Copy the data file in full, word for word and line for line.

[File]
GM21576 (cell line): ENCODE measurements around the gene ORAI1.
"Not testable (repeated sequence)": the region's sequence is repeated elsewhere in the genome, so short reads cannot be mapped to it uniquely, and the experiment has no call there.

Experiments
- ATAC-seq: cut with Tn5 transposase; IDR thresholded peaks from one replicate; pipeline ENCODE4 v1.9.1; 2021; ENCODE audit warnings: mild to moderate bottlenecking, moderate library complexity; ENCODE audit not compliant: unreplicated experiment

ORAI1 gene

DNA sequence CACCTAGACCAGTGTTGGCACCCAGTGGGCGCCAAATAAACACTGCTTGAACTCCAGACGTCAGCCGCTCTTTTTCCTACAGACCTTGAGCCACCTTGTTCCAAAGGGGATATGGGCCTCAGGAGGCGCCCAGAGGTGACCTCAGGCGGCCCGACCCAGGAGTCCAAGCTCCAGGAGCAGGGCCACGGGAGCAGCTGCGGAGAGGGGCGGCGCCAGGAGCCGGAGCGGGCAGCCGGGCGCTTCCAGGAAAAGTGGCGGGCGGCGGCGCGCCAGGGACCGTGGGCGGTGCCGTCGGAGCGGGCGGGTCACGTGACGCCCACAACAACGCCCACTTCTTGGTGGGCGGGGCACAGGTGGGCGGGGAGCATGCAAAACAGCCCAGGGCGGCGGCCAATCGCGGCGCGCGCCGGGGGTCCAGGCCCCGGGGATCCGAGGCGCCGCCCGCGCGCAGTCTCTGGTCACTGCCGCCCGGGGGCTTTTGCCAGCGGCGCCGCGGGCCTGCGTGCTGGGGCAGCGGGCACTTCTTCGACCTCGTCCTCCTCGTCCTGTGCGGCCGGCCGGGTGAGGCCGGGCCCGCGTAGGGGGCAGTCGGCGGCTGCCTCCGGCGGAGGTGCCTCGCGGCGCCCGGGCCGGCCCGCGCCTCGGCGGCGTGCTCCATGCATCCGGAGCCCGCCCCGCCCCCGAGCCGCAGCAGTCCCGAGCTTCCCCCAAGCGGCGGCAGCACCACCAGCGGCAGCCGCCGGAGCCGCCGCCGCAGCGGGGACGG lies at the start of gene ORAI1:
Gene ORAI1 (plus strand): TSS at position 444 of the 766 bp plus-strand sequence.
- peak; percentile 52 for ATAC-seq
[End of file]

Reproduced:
GM21576 (cell line): ENCODE measurements around the gene ORAI1.
"Not testable (repeated sequence)": the region's sequence is repeated elsewhere in the genome, so short reads cannot be mapped to it uniquely, and the experiment has no call there.

Experiments
- ATAC-seq: cut with Tn5 transposase; IDR thresholded peaks from one replicate; pipeline ENCODE4 v1.9.1; 2021; ENCODE audit warnings: mild to moderate bottlenecking, moderate library complexity; ENCODE audit not compliant: unreplicated experiment

ORAI1 gene

DNA sequence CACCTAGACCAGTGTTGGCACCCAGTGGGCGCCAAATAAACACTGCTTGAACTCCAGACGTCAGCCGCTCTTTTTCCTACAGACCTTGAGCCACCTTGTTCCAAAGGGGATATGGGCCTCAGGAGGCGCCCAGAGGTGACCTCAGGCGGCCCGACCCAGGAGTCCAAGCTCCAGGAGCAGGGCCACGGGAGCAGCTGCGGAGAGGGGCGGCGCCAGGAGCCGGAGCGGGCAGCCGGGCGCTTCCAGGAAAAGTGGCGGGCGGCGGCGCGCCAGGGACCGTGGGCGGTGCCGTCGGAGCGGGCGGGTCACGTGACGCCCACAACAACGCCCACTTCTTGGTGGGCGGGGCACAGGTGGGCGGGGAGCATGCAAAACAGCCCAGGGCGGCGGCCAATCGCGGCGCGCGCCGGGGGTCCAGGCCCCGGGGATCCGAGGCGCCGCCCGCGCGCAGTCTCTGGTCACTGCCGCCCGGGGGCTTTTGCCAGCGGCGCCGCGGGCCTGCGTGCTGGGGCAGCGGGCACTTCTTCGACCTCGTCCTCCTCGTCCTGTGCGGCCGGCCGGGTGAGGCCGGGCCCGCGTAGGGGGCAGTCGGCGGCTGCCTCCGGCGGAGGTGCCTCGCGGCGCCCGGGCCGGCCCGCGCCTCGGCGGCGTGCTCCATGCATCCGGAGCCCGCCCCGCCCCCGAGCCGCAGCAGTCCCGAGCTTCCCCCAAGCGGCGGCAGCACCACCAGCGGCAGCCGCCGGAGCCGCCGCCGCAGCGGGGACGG lies at the start of gene ORAI1:
Gene ORAI1 (plus strand): TSS at position 444 of the 766 bp plus-strand sequence.
- peak; percentile 52 for ATAC-seq